Ulceration in the wall of the caecae is as a regular feature (Fig 14) Obvious signs of inflammatory change close to the junction of the small intestine with the blind gut (caecum). Ulcerative Enteritis has been described for over 100 years, and was initially seen in quail (hence its nickname Quail disease). It has also been seen in grouse, pigeons, chicken, and pheasants.
Clostridia are natural inhabitants of soil. They persist as spores. It is only when there is a trigger factor or factors, such as moving, hard weather, exposure to other intestinal injury (e.g. coccidiosis) that problems arise.
In the first cases amoxycillin in water. Early bacteriology suggested that the organism found were resistant to this. Consequently it was changed to a fluoroquinolone, but the birds did seem to do better on the first choice treatment.
Bacterial infection with Pseudomonas organism. Often a consequence of poor hatchery hygiene.
Can be seen in early rear or later. May be associated with high mortality. Sometimes presents as blindness with infection clearly visible inside the eye.
Early diagnosis is vital, when antibiotics will help. Those with blindness are unlikely to show a very good response, but mortality can be reduced in others.
Calcium or Vitamin D deficiency. Generally seen in birds slightly older than 10 days, but in severe cases may be younger.
Birds usually present with lameness and inability to walk or stand. Limbs may be bent.
It is because is usually dietary that it is seen at 2 to 4 weeks old. If the egg itself is very thin shelled, or the resorption of Calcium from the shell to the chick in late stage incubation is impaired, they may theoretically be born affected.
Vitamin C deficiency
Sudden onset lameness in groups of almost exclusively Grey (English) Partridges.
Vitamin C and mineral mix in water
Infection by Staphylococcus bacterium
Poor growth. Increased mortality. Lameness. Swollen joints. (Fig 15). Nearly always a consequence of injury to the skin or mucosal membranes, poorly fitting bits and rough handling at bitting. Feather pecking also predisposes to infection.
Infection in joints, abscesses in the abdomen. Swelling around the beak.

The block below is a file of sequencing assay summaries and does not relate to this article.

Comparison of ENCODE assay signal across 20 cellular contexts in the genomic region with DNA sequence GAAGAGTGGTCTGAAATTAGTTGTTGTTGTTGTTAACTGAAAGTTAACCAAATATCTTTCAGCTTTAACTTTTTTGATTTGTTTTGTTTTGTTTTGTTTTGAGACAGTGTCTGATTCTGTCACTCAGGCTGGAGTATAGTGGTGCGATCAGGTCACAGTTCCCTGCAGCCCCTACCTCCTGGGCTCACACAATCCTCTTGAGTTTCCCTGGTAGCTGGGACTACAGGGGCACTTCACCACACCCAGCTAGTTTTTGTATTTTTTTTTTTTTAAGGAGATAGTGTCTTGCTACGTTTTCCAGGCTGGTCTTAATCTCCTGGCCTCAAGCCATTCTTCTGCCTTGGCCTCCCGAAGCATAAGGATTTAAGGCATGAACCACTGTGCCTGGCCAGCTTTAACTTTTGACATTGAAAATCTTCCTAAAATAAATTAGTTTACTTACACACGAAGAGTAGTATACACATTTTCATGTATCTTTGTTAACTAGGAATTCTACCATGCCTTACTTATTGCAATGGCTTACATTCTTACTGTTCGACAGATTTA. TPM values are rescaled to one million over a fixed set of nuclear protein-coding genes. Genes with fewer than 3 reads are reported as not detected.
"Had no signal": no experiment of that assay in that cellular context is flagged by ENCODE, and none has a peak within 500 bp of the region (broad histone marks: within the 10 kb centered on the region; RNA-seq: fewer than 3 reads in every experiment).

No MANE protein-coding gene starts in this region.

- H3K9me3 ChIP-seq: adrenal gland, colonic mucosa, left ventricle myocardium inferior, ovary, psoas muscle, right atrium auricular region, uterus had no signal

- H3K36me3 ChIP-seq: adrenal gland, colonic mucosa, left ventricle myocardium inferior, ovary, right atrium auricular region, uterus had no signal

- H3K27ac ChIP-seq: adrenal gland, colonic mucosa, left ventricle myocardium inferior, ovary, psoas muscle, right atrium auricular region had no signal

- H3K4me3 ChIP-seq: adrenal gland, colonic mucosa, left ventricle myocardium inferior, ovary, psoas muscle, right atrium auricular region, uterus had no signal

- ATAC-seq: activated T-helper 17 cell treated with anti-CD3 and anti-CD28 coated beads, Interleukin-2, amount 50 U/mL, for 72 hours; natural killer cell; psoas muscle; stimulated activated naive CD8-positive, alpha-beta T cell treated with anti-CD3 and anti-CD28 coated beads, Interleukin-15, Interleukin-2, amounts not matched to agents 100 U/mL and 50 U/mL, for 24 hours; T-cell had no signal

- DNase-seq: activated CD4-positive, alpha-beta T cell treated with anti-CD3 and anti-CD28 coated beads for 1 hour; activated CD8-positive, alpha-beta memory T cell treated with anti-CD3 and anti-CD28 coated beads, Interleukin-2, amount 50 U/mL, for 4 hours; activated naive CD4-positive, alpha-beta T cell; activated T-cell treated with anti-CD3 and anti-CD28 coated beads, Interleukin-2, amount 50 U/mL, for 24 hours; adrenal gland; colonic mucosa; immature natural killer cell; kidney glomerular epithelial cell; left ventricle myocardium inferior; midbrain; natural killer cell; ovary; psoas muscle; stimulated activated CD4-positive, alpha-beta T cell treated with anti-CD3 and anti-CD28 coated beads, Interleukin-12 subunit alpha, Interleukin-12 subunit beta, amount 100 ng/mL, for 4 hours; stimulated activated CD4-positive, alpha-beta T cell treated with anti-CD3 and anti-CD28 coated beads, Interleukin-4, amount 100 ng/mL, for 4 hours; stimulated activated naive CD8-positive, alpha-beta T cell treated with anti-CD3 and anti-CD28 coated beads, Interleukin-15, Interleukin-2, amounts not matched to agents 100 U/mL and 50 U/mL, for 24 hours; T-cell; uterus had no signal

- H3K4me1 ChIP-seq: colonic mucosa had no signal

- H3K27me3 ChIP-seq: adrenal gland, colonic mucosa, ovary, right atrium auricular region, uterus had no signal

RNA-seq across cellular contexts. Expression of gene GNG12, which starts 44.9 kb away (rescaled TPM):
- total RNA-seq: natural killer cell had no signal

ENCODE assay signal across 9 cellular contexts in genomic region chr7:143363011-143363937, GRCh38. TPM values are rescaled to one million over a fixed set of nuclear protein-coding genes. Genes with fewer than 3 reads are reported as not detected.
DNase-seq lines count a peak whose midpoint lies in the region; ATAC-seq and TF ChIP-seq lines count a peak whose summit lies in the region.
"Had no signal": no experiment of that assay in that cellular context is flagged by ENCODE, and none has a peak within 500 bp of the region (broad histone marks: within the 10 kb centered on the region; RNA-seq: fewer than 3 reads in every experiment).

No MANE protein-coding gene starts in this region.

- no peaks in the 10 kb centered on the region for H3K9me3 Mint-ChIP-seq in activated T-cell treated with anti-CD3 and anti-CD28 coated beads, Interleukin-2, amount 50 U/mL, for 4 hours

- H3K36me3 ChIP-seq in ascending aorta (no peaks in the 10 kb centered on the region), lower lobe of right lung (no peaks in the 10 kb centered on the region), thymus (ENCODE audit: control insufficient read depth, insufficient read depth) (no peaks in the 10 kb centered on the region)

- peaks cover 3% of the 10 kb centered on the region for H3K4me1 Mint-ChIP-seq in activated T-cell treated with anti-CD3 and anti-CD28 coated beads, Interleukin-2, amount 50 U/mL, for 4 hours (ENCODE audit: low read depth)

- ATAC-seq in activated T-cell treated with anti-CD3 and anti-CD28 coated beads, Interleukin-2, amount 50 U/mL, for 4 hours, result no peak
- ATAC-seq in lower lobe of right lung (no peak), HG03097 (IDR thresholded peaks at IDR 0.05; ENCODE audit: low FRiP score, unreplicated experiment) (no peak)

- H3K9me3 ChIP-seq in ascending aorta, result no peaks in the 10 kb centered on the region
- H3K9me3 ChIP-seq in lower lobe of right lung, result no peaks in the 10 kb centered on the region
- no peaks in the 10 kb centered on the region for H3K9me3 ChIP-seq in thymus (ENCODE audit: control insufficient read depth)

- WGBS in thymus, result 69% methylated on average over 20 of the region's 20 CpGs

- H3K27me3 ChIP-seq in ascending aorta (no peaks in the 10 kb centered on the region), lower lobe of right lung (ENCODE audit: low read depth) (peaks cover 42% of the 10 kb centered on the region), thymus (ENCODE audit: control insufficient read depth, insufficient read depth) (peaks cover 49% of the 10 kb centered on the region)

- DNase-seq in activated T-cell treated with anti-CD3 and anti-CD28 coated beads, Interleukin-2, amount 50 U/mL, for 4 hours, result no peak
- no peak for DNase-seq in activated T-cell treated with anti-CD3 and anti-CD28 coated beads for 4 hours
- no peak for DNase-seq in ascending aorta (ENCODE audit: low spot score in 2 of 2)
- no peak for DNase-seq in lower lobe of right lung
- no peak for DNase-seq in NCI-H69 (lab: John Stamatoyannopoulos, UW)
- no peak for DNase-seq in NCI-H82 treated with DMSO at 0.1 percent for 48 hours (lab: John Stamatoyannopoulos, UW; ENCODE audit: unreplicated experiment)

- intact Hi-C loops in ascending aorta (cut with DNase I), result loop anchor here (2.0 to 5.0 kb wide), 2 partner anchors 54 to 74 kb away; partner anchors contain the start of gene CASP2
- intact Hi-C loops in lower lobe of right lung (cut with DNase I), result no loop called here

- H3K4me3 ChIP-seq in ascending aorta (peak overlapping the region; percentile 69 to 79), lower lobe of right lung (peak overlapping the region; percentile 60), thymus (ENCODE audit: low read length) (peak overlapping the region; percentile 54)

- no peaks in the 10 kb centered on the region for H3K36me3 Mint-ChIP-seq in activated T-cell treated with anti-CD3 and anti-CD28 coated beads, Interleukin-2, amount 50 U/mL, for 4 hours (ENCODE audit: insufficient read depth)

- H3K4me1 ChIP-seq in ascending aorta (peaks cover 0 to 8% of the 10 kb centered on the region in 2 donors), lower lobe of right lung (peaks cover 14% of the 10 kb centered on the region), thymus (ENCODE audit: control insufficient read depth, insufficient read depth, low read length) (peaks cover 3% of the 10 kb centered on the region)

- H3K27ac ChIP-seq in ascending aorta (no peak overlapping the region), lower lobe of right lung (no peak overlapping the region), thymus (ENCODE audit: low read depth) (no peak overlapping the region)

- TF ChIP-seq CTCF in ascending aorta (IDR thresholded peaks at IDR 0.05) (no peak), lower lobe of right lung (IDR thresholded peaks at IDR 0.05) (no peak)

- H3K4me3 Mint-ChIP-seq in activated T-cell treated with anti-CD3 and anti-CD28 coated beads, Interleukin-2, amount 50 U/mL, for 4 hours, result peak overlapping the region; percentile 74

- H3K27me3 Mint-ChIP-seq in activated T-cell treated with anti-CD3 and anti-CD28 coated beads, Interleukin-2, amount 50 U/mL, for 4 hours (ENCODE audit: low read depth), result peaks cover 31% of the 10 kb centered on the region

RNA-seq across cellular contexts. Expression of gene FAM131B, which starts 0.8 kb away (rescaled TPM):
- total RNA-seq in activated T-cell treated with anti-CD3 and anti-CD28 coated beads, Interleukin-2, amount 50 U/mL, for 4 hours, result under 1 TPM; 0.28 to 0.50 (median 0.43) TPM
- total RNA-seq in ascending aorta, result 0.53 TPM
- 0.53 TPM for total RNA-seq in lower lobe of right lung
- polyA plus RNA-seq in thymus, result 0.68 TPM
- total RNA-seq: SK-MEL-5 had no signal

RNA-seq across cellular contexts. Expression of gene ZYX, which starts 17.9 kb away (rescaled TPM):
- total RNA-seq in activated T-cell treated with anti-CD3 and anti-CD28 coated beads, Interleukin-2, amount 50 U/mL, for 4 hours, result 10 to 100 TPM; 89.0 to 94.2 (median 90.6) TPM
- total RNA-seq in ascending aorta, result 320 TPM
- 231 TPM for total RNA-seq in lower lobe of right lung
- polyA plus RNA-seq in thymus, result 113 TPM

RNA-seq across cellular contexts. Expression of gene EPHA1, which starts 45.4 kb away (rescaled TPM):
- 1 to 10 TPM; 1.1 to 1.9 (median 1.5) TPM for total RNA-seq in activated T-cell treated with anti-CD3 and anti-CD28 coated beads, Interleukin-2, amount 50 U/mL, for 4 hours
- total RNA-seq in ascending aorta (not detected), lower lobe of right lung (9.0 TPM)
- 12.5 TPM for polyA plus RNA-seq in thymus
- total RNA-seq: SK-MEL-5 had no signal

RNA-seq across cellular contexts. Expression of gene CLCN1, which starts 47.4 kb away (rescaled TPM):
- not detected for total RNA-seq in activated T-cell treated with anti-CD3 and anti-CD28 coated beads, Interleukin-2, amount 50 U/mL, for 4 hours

Unless picked up very early on, not much helps. Antibiotics in water can be helpful in treating birds just about to develop signs.
Don't handle birds roughly. Avoid damaged wire in pens. Control feather pecking.
Infection with Streptococcus family of bacteria. Route may be by damage to the skin (e.g. feather-pecking, exposed wire ends), ingestion or aerosol.
Most commonly presents as acute mortality in otherwise well growing younger birds. At post mortem an intense septicaemia can be seen throughout the body cavities.Bacteria may even be demonstrated in blood smears or bone marrow.
Luckily most streptococci remain sensitive to many antibiotics, mainly of the penicillin family.
Basic hygiene and avoiding risk of injury.
Infection by Yersinia pseudotuberculosis
Seen occasionally in Red Legged Partridge. Signs are very variable, varying from ill thrift to sudden death. Usually goes on for about 2 or 3 weeks. Will depend on which organs are most affected.
Widespread lesions can be seen in all the major organs. As its name suggests very difficult to tell apart from Avian tuberculosis. Absolute diagnosis depends on culture of the organism from affected birds.
Of little value. Culling and thorough cleansing of the accommodation is most likely the best plan. No vaccine is currently available. As is so often the case, a vaccine for Gamebirds is unlikely to be developed because of the small potential market.